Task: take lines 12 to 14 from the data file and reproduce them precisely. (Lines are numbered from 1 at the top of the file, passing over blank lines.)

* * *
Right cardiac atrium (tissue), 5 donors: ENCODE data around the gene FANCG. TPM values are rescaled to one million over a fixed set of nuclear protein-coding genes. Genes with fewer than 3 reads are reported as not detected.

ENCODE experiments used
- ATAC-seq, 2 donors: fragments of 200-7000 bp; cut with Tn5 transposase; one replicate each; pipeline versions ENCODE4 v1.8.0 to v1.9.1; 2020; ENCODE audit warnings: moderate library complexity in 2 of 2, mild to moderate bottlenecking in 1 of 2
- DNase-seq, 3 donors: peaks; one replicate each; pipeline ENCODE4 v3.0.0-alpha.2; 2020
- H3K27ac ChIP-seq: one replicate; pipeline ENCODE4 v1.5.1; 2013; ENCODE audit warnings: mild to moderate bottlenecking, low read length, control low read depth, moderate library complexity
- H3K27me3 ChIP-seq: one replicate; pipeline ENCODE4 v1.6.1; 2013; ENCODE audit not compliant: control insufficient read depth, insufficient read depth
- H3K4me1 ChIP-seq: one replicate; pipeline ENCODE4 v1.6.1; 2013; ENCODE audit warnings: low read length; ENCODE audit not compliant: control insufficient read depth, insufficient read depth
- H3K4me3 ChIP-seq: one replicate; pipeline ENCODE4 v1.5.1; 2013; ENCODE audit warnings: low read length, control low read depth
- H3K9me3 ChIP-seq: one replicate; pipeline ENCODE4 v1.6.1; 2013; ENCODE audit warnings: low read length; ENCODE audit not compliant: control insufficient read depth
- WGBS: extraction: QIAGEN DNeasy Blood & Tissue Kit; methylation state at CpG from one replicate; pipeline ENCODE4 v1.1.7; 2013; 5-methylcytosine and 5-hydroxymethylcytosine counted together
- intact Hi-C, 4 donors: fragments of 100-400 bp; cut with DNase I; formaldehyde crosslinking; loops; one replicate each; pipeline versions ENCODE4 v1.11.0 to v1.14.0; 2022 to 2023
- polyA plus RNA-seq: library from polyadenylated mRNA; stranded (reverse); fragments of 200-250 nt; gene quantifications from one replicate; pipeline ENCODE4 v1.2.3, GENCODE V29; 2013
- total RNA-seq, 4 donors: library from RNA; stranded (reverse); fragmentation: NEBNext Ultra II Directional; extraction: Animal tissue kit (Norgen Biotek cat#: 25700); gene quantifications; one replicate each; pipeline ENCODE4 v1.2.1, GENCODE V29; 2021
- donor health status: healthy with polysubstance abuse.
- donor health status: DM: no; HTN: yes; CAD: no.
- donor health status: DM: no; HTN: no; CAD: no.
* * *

- polyA plus RNA-seq: library from polyadenylated mRNA; stranded (reverse); fragments of 200-250 nt; gene quantifications from one replicate; pipeline ENCODE4 v1.2.3, GENCODE V29; 2013
- total RNA-seq, 4 donors: library from RNA; stranded (reverse); fragmentation: NEBNext Ultra II Directional; extraction: Animal tissue kit (Norgen Biotek cat#: 25700); gene quantifications; one replicate each; pipeline ENCODE4 v1.2.1, GENCODE V29; 2021
- donor health status: healthy with polysubstance abuse.